This has been a terrible jolt for markets and it has no doubt made many people ill with fear. Not just about their health and their financial security, but about the potential for the whole financial system to come apart at the seams.
Hopefully it will be some comfort for you to know that we see this as a fringe outcome. We have started carefully buying stocks following the correction. There may be even lower entry points to come, but our analysis suggests that there is now some value on offer for long-term investors . We are confident enough to do this not because we have a crystal ball, but because we believe the risk of the current market correction evolving into a financial crisis is low. There is a susceptibility among people to anchor on relatively recent events, to think that they are more likely than they really are solely because they are front of mind. Behavioural economists call this the ‘availability bias’. Because the global financial crisis was the last major market blow-up, many people believe that a crisis of lenders and the whole financial system is about to repeat itself.
In fact, financial crises are relatively rare events. About 150 years of history suggests they have common precursors. They tend to be preceded by an extraordinarily rapid increase in leverage (of a speed that we have not seen over the past decade), often as a result of financial de-regulation (quite the opposite to today) and an overextension of credit to un-creditworthy borrowers as a result of imprudent lending standards, especially by weak banks with inadequate capital (again no systemic evidence of that today). This is so important for our decision to start buying into the drop because without a financial crisis economic recoveries tend to be V-shaped (a relatively quick rebound). Financial crises tend to lead to slow economic recoveries and protracted spells of depressed markets – their aftermaths are U or even L-shaped.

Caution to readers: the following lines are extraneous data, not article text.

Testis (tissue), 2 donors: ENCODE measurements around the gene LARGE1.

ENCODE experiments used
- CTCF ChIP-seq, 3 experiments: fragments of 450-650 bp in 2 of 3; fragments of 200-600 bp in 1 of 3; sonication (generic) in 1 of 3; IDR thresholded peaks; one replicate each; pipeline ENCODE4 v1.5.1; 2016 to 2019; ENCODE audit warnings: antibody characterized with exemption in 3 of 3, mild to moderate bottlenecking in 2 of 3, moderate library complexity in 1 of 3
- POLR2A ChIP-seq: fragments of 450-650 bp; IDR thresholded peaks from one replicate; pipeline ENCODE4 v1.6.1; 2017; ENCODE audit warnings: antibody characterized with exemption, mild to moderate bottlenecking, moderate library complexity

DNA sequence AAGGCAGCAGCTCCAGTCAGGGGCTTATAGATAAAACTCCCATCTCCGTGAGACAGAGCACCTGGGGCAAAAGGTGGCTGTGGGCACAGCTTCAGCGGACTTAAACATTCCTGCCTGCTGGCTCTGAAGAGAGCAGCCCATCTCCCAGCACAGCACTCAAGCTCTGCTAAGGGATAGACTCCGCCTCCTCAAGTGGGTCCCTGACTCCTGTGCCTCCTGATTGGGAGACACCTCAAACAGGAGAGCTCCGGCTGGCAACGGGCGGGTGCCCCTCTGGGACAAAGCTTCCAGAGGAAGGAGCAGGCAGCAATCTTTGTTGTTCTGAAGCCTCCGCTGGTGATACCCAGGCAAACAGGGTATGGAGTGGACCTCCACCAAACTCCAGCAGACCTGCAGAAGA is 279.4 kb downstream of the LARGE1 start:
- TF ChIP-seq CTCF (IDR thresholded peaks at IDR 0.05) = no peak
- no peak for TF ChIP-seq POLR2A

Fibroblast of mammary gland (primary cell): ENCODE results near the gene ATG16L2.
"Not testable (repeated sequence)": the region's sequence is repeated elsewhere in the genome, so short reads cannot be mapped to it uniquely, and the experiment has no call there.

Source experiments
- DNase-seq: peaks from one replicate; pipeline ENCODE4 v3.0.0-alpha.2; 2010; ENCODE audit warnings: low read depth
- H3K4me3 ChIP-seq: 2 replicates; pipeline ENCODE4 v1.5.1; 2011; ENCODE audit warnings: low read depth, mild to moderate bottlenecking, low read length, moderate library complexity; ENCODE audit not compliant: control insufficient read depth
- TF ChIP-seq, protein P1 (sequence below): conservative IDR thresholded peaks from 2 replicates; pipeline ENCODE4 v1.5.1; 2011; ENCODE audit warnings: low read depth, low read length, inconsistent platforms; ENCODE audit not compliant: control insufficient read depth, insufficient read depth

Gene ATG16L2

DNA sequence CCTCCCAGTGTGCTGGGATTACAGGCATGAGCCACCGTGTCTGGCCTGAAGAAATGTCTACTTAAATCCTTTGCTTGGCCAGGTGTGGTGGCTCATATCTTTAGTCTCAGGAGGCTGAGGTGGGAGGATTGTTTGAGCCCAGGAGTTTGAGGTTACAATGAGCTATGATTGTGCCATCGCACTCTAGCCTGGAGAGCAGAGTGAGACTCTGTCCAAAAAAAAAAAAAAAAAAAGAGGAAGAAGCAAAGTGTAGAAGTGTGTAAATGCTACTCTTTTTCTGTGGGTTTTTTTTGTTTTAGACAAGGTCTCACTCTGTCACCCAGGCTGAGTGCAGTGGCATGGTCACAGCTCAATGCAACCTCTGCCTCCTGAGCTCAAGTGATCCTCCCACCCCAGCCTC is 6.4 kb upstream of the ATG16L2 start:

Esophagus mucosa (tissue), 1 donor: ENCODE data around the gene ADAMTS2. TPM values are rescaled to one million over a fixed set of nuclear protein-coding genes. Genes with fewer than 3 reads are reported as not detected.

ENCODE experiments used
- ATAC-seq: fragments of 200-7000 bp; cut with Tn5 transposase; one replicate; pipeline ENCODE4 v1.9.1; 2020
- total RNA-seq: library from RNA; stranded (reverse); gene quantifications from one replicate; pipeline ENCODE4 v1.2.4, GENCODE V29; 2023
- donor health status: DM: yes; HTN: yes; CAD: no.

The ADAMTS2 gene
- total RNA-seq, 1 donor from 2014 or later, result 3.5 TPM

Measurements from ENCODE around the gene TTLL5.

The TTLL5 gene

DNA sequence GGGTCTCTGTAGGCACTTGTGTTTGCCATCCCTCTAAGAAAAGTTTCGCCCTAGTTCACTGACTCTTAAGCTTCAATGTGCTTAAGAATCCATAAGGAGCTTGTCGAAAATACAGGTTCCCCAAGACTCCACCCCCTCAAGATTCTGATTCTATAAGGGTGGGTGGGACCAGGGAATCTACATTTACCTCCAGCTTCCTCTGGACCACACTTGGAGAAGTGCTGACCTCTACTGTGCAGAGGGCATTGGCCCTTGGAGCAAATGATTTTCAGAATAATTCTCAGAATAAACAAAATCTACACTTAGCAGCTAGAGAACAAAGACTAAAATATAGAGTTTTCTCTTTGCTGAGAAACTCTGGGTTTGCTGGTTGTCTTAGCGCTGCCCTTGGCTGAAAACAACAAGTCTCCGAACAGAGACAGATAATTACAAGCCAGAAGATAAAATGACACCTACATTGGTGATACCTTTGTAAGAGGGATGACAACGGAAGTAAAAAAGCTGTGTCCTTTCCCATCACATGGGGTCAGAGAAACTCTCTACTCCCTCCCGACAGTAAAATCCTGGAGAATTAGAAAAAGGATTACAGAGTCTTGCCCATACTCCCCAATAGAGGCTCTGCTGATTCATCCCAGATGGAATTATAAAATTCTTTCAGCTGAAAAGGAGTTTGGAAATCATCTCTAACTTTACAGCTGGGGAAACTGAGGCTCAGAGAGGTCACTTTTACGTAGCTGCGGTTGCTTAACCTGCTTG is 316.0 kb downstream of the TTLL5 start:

That doesn’t mean there aren’t risks to the financial system, however – risks that may make the economic fallout greater than it would otherwise have been. We are concerned about the liquidity and quality of corporate bonds, an area that has come under particular pressure during this correction. The extra interest above the government bond yield (credit spread) for American high yield issuers has skyrocketed to 755 basis points, up from 360bps in mid-January. European investment grade bonds have almost doubled to 170bps. Although implied default rates in investment grade bonds are already high, we are concerned that bond values could fall much further. Liquidity is half what it was before the financial crisis, as brokers no longer trade on their own account, but instead mostly look to match buyers and sellers.
But banks don’t hold these assets on their balance sheets in the same way they do loans. This matters because financial crises are co-ordination problems: banks stop lending to other banks and depositors withdraw their deposits because they become wildly concerned that the banks aren’t good for the money. This time round, banks appear more than good for the money: capital levels are three times higher than in 2008 and non-financial corporations appear to have enough cash to meet short¬-term liabilities (in aggregate circa 75% higher than in 2008).
Compared to more normal conditions, in a recession a high level of corporate debt and problems in the bond market are more likely to increase the level of corporate defaults. But the evidence doesn’t suggest that it will cause a financial crisis this time around. One more immediate problem is that the turmoil in the bond market may induce fire sales of good assets, particularly considering the unprecedented role of bond exchange-traded funds (ETFs) in today’s markets. In recent years, historically low interest rates have precipitated an unprecedented hunt for yield, which encouraged many ‘tourist’ investors into corporate bonds in general, and passive ETFs in particular. ETFs offer instant liquidity to investors, yet the fixed income assets within them are relatively harder to sell, creating a liquidity mismatch that is straining the sector.
To be clear, equity markets have a tendency to overshoot and there may be even better entry points presented tomorrow. However, we don’t have a crystal ball. We can’t know what will happen in a few days or a few months. But we are long-term investors. We asked ourselves, “would we regret missing an opportunity at these levels in two years’ time?” The answer, given the information in front of us, was yes. We felt market were pricing in too high a probability of the bleakest scenario unfolding. Acting now makes sense.